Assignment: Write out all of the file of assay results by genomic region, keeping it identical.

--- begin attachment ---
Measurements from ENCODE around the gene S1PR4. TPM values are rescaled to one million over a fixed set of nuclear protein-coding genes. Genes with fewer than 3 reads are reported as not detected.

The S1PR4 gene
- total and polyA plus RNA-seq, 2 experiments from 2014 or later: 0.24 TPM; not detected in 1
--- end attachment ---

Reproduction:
Measurements from ENCODE around the gene S1PR4. TPM values are rescaled to one million over a fixed set of nuclear protein-coding genes. Genes with fewer than 3 reads are reported as not detected.

The S1PR4 gene
- total and polyA plus RNA-seq, 2 experiments from 2014 or later: 0.24 TPM; not detected in 1